Over the holidays I had lunch with a very good straight friend who also happens to be a die-hard member of the Catholic church. He’s always been supportive of me, but struggled with the idea of same-sex marriage. We’ve talked over the years about this off and on, but this time we talked about “marriage equality” and it all made sense to him. The obstacle for many people, especially those who are older and deeply committed to a religion that does not support gay-anything is understanding the difference between the civil definition of marriage and the religious one. Marriage equality has nothing to do with making any religious organization consecrate any relationship it does not approve of. In fact, the First Amendment to the United States Constitution makes religious freedom an absolute right. In the case of the Catholic Church, under no circumstances would they be required to offer the sacrament of marriage to same-sex couples. And this isn’t any type of special exception. For example, a straight couple who was first married in the Catholic Church can be refused by the Catholic Church to marry in a Catholic Church until and unless they go through the church’s annulment process. There is no legal obligation for the Catholic Church, or any other, to marry anyone, straight or gay. But of course, a church can, as some do now, provide a marriage ceremony to any couple they wish.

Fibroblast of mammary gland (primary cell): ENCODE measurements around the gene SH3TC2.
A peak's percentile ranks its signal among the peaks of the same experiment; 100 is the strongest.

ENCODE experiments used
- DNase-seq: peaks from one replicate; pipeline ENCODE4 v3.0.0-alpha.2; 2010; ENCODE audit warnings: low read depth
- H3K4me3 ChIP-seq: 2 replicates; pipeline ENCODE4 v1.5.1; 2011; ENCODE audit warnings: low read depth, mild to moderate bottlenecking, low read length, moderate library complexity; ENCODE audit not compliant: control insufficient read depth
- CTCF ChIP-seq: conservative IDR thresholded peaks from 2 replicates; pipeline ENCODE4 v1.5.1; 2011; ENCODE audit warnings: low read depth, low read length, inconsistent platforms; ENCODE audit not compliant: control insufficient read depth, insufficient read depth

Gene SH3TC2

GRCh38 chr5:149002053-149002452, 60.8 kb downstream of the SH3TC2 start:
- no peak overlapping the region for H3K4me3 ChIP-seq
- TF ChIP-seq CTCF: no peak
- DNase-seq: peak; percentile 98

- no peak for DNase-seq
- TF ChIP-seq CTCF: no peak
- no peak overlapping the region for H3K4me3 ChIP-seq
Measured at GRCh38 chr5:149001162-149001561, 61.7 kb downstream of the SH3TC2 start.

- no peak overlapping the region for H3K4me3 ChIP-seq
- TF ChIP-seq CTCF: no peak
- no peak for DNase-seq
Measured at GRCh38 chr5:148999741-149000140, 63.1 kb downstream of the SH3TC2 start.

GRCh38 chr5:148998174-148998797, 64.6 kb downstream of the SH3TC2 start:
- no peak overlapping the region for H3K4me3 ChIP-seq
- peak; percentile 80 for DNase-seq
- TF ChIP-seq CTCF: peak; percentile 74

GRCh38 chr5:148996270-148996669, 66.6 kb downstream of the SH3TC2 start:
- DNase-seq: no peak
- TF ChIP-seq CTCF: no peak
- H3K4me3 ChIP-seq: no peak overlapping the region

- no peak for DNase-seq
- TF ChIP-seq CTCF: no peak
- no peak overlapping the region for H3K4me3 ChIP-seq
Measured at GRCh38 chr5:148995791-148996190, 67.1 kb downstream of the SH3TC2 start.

Marriage equality matters only to the civil or legal relationship established under the law of the land between two people. There are both practical and social benefits that make marriage a matter of equality under the 14th Amendment to the United States Constitution. There are over 1100 federal rights and benefits given to couples who have a marriage that is recognized legally by the government. Many of these rights and benefits are significant. Of course, there are similar rights at the state level applicable to legally married couples as well making this issue of equality notable under the law. Many books have been written outlining in detail the many rights involved, but for example, consider how a partner’s health benefits are taxed differently and the differences in the amounts of money married couples pay in income tax compared to those couples who must file separately.
Why is the word “marriage” significant? Why doesn’t something like, “civil union work?” The word “marriage’ has a certain recognition in our society that may or may not include an association with having made a religious commitment. For example, if you are in a work or social setting, and someone who doesn’t know you asks, “are you married?” A reply of, “yes, I’m married” discloses that you are in a legally committed relationship, but doesn’t say anything about your sexual orientation. Having to reply, “no, I’m in a civil union (or domestic partnership)” says not only that you are in a legally committed relationship, but also that you are gay. In some social circles that may not be a big deal, but it could be in others and, the bottom line is, that it is different and not equal.
The term “marriage equality” is more appropriate to describe the civil right we are fighting for. Whether you see yourself getting married or not, having that option available is an important right that you should be concerned about. Marriage is a legal institution that provides stability for relationships and families. This is the reason the government had an interest in marriage from the beginning and all couples should be able to benefit from this source of stability no matter their sexual orientation. Unfortunately, many government leaders don’t understand any of this. The good news is, however, that some are coming around much like the governor from Washington.